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The Sister City Program Summit on “Rebuilding International Tourism”, February 6-7 2003

From Left to Right: SCP President, the Honorable Nancy E. Soderberg, the Honorable Gabor Demszky of Budapest, the Honorable Alvarez del Manzano of Madrid, the Honorable Michael R. Bloomberg of New York City, the Honorable Esmerito A. Salcedo of Santo Domingo, the Honorable Amos Masondo of Johannesburg, and Commissioner Marjorie B. Tiven of NYC Commission for the United Nations Consular Corps and Protocol meet at New York’s City Hall.

On February 6-7 2003, Mayor Michael R. Bloomberg, together with the Sister City Program of the City of New York, Inc. and NYC & Company, hosted an international Tourism Summit, titled "Rebuilding International Tourism". Our nine sister cities: Budapest, Cairo, Johannesburg, London, Madrid, Rome, Santo Domingo, and Tokyo, sent either their Mayors or top tourism officials to participate in this Summit. Four Mayors attended this year’s summit: the Honorable Gabor Demszky of Budapest, the Honorable Amos Masondo of Johannesburg; the Honorable Alvarez del Manzano of Madrid, and the Honorable Esmerito A. Salcedo of Santo Domingo.

The Tourism Summit furthered the Sister City Program’s goal of fostering partnerships among our sister cities in business, security and culture. The specific focus of this two-day summit was on rebuilding the travel and tourism industries in these cities.

Rebuilding International Tourism
Not only is tourism the cornerstone of economy for many of the Sister Cities, but tourism is also a crucial element of economic development. Prior to September 11, 2001, New York City tourism supported 285,000 jobs and brought over 37 million visitors to New York. Participants discussed a plan of action to restore confidence in the travel and tourism industry and encourage citizens to embrace their right to travel. Summit participants pressed the need for:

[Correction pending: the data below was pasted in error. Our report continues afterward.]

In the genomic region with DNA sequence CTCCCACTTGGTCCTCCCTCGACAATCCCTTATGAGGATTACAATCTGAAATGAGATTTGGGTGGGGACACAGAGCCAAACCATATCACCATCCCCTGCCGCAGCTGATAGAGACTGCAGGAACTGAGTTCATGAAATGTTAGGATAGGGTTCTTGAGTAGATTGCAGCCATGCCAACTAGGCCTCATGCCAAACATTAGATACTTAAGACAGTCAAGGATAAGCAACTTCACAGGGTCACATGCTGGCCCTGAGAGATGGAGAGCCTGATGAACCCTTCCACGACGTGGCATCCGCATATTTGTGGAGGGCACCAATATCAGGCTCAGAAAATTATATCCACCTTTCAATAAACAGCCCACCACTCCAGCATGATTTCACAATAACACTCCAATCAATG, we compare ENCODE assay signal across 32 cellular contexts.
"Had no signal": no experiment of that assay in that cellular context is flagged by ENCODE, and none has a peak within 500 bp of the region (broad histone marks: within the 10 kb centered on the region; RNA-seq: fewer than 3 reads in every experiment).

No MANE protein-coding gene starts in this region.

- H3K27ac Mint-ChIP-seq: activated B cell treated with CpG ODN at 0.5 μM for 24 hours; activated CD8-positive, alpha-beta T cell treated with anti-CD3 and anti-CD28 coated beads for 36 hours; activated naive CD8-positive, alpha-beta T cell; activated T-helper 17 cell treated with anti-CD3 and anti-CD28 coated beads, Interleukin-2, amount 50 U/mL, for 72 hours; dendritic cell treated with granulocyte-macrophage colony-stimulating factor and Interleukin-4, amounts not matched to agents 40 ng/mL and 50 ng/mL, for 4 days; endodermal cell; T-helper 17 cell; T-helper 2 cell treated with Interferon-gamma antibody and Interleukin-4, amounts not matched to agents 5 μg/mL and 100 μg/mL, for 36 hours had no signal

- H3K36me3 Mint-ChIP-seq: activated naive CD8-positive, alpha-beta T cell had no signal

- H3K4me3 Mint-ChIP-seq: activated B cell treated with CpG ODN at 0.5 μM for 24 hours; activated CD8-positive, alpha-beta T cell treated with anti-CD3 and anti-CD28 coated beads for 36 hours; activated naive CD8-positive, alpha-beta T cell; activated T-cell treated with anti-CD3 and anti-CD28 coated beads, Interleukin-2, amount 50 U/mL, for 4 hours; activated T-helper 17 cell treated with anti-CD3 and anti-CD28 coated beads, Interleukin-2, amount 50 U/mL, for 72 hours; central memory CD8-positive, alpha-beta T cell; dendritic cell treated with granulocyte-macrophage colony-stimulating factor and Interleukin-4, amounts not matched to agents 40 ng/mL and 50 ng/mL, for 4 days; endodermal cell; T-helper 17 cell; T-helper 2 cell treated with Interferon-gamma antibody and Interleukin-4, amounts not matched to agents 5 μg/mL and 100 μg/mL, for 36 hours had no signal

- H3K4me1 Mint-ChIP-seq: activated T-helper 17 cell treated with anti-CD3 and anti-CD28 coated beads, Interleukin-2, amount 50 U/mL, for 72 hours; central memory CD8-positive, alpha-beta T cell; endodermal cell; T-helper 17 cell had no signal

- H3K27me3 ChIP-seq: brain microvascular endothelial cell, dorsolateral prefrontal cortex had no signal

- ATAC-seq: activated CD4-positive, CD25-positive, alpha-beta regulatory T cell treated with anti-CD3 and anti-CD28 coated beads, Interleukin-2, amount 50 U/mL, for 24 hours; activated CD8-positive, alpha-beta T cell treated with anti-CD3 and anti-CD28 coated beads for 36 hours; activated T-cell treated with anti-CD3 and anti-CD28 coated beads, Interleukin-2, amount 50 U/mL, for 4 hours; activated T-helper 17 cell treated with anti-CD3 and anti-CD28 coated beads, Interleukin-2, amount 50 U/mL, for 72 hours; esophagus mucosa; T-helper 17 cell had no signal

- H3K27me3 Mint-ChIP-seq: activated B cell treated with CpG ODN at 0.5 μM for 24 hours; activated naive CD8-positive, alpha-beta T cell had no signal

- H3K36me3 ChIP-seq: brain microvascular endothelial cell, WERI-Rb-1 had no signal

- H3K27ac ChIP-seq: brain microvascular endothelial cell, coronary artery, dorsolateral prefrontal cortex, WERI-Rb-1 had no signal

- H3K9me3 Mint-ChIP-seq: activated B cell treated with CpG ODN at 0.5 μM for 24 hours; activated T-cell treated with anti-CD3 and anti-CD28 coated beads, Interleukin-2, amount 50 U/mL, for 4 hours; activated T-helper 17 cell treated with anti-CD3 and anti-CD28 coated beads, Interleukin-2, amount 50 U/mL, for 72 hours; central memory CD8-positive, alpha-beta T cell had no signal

1. Local, State, and Federal support for tourism: Government at all levels should support international travel and travel promotion should be included in all budgets. Investment of a portion of tourism taxes for promotional activities and tourism infrastructure improvements should be considered.
  2. Uniform Security checks: Press for state and national consistency of security checks at airports. Ensure new or modified security systems are properly tested.
  3. Marketing partnerships: Government and the tourism industry should partner in developing a sustained international marketing plan. Visits by government officials to the U.S. and abroad should be highlighted.

See “Rebuilding Tourism in an Uncertain Environment”, by Dr. Lalia Rach, Associate Dean, New York University

Moreover, the Summit promoted New York City in several ways:
  • Revitalizing New York's Tourism Industry: key tour operators, journalists, and professionals in the travel and tourism field from the nine Sister Cities joined the Mayors. The summit established contacts for follow-up on a continuing basis with the tour promoters when they returned home.
  • Economic redevelopment of lower Manhattan: The delegations met with John Whitehead, Chairman, the Lower Manhattan Development Corporation and toured Ground Zero.
  • International New York: By visiting the United Nations and highlighting the nine Sister City relationships, the Summit underscored that New York is the most international city in the world - a key point in the city's 2012 Olympic Bid.

 Office of the Mayor Press Release
 SCI Press
 Rebuilding Tourism in an Uncertain Environment

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